• $\begingroup$ @Georg: To some extent, surely. But all the data processing in the world can't improve the basic resolution of each lens and retina combination. The hawk's optics are simply better suited to seeing small things at a distance. Similarly, a cat's eyes see better in low-light situations because of physical, not neural, characteristics. We can prove this by taking various forms of human color-blindness into account. If software were the issue there, the brain would compensate. But it hasn't, because the cause is physical. $\endgroup$ – Robusto Apr 15 '11 at 13:14
  • $\begingroup$ @Robusto, This is revolutionary: "And that in experiments, people who were made to wear glasses that made everything look upside-down adapted in a few days so that upside-down looked right-side up". Citation needed. $\endgroup$ – Pacerier May 27 '15 at 7:48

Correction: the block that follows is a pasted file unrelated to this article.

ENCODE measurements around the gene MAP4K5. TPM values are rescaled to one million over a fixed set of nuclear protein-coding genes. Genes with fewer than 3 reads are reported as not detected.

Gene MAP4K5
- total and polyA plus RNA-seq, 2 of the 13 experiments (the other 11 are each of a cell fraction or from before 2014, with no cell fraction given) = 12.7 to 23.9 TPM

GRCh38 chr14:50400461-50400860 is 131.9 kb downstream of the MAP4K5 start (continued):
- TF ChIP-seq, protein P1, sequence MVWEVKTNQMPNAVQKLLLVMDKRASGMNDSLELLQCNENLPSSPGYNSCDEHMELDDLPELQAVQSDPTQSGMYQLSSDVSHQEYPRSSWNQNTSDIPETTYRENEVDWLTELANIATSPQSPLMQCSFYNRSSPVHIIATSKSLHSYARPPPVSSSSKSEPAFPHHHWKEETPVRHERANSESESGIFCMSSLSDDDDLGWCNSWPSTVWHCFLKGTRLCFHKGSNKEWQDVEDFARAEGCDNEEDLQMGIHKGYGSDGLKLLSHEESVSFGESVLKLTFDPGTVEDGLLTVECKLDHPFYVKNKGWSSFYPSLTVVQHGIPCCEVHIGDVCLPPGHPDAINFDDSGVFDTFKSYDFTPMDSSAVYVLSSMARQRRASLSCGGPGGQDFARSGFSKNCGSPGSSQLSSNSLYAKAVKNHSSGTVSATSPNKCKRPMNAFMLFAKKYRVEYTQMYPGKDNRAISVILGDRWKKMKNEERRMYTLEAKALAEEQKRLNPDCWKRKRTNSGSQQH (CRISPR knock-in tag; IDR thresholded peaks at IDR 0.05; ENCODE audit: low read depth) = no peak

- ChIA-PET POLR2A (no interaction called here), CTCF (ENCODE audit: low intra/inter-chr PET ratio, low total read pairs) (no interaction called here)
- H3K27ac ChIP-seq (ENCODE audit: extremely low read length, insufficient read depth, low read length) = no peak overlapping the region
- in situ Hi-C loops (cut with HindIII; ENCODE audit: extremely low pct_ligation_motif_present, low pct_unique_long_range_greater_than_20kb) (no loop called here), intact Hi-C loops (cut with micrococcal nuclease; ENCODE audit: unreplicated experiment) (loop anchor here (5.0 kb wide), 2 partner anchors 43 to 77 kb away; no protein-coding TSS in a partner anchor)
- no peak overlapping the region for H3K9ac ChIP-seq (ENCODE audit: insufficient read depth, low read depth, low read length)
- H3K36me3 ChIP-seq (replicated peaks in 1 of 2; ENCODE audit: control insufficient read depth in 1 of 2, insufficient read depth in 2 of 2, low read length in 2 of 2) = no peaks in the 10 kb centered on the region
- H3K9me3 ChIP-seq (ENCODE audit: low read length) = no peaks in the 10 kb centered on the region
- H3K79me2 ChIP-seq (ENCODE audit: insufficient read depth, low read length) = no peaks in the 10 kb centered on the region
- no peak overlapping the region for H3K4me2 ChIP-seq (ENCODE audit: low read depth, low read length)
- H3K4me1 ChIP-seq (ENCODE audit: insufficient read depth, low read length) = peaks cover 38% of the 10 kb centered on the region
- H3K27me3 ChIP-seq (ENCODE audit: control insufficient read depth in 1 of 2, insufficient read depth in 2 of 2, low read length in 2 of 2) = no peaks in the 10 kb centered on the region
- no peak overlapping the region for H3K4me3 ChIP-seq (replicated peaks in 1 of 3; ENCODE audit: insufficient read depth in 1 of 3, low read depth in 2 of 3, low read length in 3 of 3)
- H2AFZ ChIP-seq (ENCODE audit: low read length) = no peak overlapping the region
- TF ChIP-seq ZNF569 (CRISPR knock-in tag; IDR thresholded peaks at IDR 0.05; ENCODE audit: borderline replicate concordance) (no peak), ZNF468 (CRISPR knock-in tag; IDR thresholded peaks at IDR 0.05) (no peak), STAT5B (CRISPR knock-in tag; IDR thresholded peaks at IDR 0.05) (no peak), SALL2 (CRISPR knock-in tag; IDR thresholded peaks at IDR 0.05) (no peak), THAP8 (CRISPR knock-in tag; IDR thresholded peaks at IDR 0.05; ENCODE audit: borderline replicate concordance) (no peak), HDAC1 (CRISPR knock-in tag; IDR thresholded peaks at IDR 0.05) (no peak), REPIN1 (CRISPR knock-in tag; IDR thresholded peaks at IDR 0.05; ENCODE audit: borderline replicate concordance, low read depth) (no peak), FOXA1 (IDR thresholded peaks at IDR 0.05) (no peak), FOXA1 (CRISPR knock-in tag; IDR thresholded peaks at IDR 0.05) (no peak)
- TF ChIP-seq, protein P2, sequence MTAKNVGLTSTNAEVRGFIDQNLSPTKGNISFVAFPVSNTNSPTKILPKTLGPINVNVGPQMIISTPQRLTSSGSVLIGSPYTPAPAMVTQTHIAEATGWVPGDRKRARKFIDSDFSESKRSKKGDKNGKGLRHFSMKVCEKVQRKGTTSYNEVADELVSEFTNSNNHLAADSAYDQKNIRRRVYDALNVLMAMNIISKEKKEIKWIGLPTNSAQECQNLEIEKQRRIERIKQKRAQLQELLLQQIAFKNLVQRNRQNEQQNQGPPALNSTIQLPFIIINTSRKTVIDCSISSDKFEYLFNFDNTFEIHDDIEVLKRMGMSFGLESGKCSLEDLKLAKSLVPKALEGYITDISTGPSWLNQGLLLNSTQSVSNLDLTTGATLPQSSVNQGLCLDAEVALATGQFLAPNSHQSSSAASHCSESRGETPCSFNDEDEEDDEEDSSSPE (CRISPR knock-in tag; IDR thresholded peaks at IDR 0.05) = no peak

a few different answers:

  • no, it's easy to imagine small improvements: more regular lenses, wider spectrum sensibility, more than three color sensors...

  • not only not the best possible, but also have some fortuitous bad choices, the most commented is the retina orientation that makes it easy to detach with a big impact. the very similar but independently evolved squid eye has the retina backwards, making it a lot more resistant. unfortunately there seems no way for evolution to flip it without many blind generations in between. obviously not a good evolution path...

  • best for what? for producing images that will be seen by whom? IOW: if the end observer is a pair of human eyes, then it will always be better to observe directly than to use an intermediary, no matter how high the quality/resolution/contrast/etc of such an intermediate reproduction. (unless you want to see things not visible to the naked eye)